The Beacon

What Do Historic CO2 Levels Mean for the Oceans?

“Keeling Curve” shows CO2 levels increase from 1958-2013. (Source: Scripps Institution of Oceanography, UCSD)


For the first time in human history, atmospheric carbon dioxide levels passed 400 parts per million
(ppm) of carbon dioxide at the historic Mauna Loa Observatory in Hawaii. This is the same location where Scripps Institution of Oceanography researcher Charles David Keeling first established the “Keeling Curve,” a famous graph showing that atmospheric carbon dioxide concentrations are increasing rapidly in the atmosphere. CO2 was around 280 ppm before the Industrial Revolution, when humans first began releasing large amounts of CO2 to the atmosphere by burning fossil fuels. On May 9, the reading was a startling 400.08 ppm for a 24-hour period. But without the help of the oceans, this number would already be much higher.

Air pollution is also ocean pollution. The ocean is absorbing so much carbon pollution that it has slowed the impacts of climate change, but this has come at a cost to marine life and people who depend on a healthy ocean.

The ocean absorbs approximately one-third of all human-caused CO2 emissions at a rate of 300 tons per second. But due to CO2 absorption, the ocean is now 30% more acidic than before the Industrial Revolution, and the rate of change in ocean pH, called ocean acidification, is likely unprecedented in Earth’s history.

Ocean acidification is already harming marine animals like oysters, mussels and clams as well as coral reefs and floating marine snails called pteropods, dubbed the “potato chips of the sea” due to their importance to marine food webs. In the last decade, ocean acidification caused massive die-offs of oyster larvae at the Whisky Creek oyster hatchery in Oregon, shrunk the shells of pteropods in the Southern Ocean and caused coral growth to slow on Australia’s Great Barrier Reef.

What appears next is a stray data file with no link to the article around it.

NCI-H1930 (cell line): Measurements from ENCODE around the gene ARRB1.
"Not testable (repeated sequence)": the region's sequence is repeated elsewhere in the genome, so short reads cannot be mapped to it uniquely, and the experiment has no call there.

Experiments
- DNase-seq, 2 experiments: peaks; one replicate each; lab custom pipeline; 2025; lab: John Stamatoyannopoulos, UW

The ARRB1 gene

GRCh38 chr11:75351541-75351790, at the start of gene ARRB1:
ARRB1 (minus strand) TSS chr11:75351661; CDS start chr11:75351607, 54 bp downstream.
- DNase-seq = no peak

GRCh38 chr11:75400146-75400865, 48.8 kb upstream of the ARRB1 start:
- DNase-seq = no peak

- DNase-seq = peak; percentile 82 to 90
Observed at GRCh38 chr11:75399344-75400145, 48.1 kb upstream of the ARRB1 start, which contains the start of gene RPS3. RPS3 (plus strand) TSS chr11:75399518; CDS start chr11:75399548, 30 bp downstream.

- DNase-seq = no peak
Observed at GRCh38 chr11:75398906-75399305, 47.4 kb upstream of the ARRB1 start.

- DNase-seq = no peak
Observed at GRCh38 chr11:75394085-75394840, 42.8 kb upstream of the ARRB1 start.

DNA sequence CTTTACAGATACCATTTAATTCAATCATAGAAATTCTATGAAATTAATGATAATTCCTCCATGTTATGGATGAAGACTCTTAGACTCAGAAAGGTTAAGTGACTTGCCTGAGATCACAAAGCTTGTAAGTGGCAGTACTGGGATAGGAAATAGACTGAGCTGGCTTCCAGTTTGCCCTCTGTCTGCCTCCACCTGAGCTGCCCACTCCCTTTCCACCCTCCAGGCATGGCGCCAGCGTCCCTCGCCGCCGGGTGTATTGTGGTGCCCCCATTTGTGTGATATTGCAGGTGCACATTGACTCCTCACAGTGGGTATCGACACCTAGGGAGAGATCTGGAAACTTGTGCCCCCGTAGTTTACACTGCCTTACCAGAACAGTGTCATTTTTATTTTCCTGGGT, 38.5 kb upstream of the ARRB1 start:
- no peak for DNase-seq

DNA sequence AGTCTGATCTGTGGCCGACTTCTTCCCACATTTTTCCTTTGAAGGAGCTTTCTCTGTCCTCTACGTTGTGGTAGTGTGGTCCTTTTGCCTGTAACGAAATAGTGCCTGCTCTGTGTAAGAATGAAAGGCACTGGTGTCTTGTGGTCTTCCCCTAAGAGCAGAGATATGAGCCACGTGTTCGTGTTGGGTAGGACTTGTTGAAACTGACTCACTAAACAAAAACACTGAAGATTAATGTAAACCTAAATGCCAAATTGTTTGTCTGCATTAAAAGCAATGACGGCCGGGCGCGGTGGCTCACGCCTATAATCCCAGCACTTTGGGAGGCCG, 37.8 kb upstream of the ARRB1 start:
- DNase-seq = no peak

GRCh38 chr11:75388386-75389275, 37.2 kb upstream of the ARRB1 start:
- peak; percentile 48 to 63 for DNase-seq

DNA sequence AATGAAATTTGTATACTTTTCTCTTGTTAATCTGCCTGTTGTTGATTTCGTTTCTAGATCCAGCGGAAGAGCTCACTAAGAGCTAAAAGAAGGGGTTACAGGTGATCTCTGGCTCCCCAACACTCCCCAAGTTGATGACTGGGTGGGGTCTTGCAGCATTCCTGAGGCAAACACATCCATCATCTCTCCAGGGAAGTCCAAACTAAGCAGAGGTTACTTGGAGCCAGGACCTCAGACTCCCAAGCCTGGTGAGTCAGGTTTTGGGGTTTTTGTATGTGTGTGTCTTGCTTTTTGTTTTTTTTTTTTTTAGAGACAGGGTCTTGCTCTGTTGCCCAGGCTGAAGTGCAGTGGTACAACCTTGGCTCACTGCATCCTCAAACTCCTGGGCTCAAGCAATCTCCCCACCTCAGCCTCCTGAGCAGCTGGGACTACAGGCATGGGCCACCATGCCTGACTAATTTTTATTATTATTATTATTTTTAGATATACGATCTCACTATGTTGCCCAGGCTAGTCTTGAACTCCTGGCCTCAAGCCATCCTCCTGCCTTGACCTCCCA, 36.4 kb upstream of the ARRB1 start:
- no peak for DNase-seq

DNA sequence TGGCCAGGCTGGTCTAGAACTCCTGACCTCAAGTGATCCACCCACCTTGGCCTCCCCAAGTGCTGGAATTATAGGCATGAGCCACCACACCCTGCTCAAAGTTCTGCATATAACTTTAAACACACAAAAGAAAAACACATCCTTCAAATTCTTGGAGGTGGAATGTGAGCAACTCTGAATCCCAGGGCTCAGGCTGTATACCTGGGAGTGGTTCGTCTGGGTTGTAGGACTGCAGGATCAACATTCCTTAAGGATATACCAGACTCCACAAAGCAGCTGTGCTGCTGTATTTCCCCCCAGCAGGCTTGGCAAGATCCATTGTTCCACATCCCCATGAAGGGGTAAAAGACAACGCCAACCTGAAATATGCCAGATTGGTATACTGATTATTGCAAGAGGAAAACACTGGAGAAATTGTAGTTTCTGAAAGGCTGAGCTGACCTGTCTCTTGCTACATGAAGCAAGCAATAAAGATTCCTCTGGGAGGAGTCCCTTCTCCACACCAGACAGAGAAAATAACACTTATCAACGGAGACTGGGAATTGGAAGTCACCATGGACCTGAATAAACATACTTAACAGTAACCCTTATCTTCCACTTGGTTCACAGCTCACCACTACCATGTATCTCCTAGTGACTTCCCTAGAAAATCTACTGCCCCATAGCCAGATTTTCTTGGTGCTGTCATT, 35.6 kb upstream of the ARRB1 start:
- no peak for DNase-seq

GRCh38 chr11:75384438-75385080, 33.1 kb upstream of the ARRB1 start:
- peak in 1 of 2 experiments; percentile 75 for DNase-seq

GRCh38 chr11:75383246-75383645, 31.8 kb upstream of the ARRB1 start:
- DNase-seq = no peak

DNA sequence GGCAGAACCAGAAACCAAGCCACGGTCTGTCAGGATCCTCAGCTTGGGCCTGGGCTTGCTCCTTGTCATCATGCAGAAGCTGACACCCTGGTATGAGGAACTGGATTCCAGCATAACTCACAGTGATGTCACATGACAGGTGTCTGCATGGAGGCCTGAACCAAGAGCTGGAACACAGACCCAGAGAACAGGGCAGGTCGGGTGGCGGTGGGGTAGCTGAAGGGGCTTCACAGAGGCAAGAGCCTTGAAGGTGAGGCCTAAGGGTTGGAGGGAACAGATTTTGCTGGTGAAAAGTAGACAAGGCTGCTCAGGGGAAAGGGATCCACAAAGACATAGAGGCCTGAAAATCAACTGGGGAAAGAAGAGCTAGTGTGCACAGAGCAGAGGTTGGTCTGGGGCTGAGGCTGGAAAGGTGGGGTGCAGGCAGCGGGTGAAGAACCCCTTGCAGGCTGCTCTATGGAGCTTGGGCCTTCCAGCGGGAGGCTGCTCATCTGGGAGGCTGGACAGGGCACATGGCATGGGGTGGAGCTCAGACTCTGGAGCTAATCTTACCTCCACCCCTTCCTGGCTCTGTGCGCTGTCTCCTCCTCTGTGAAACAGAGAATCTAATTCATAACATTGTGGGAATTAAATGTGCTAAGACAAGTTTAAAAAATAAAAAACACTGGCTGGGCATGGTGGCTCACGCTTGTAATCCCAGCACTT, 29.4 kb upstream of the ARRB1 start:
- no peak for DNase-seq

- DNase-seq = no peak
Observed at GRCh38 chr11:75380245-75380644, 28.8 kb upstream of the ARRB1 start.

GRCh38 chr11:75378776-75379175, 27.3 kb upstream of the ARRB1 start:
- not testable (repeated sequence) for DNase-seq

By burning fossil fuels, we are putting the world’s marine life through a high-risk chemistry experiment and hoping for the best. During previous changes in ocean conditions that were much slower than today, 95% of marine species went extinct. If emissions continue at current rates, we are risking a similar mass extinction event, one that could begin within our lifetimes.

The impacts will ripple up to threaten people as well, who are at the top of the ocean food web: In September 2012, an Oceana report entitled Ocean-Based Food Security Threatened in a High CO2 World ranked nations based on their vulnerability to reductions in seafood production due to climate change and ocean acidification. For many island nations, seafood is the cheapest and most readily available source of protein. Most small-scale fishermen simply aren’t capable of following fish into distant waters as climate change and ocean acidification reduce their near shore landings. Reducing CO2 emissions is the only way to address global ocean acidification and the primary means to stop climate change.

Oceana works to limit polluting emissions that threaten the ocean by stopping the expansion of offshore drilling and promoting clean energy solutions like offshore wind. In the Atlantic Ocean, oil companies are trying to take their first step towards drilling for offshore oil and gas with harmful seismic airgun surveys that would injure dolphins and whales with loud blasts. The more oil they find and the more drilling that occurs, the worse climate change become. Find out more and take action at: http://www.oceana.org/seismic


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